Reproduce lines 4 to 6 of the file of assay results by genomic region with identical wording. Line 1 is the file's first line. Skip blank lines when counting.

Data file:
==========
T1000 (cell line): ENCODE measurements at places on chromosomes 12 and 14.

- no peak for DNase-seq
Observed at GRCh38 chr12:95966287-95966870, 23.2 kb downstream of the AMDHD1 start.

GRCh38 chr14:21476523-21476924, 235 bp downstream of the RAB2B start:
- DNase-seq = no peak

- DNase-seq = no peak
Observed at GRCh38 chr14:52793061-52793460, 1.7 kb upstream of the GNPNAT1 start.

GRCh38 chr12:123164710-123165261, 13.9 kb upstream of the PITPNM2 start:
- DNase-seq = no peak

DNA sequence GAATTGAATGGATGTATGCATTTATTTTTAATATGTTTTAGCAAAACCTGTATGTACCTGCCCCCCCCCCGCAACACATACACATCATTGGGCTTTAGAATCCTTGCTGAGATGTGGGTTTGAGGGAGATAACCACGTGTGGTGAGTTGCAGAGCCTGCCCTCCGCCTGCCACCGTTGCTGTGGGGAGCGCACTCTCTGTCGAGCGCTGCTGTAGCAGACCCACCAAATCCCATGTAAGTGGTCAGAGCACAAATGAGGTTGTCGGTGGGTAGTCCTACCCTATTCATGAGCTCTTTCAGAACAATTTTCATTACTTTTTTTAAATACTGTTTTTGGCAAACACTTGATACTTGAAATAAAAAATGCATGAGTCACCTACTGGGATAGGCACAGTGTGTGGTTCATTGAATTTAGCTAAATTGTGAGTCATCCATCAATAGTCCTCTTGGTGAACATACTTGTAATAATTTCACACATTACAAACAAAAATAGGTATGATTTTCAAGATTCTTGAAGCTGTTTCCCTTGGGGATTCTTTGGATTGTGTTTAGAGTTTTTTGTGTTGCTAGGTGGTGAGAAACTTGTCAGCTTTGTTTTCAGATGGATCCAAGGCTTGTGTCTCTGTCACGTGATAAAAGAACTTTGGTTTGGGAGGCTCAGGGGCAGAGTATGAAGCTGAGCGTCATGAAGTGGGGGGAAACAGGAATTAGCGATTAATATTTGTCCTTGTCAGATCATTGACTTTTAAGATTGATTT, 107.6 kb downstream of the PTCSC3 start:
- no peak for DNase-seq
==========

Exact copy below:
GRCh38 chr14:21476523-21476924, 235 bp downstream of the RAB2B start:
- DNase-seq = no peak

- DNase-seq = no peak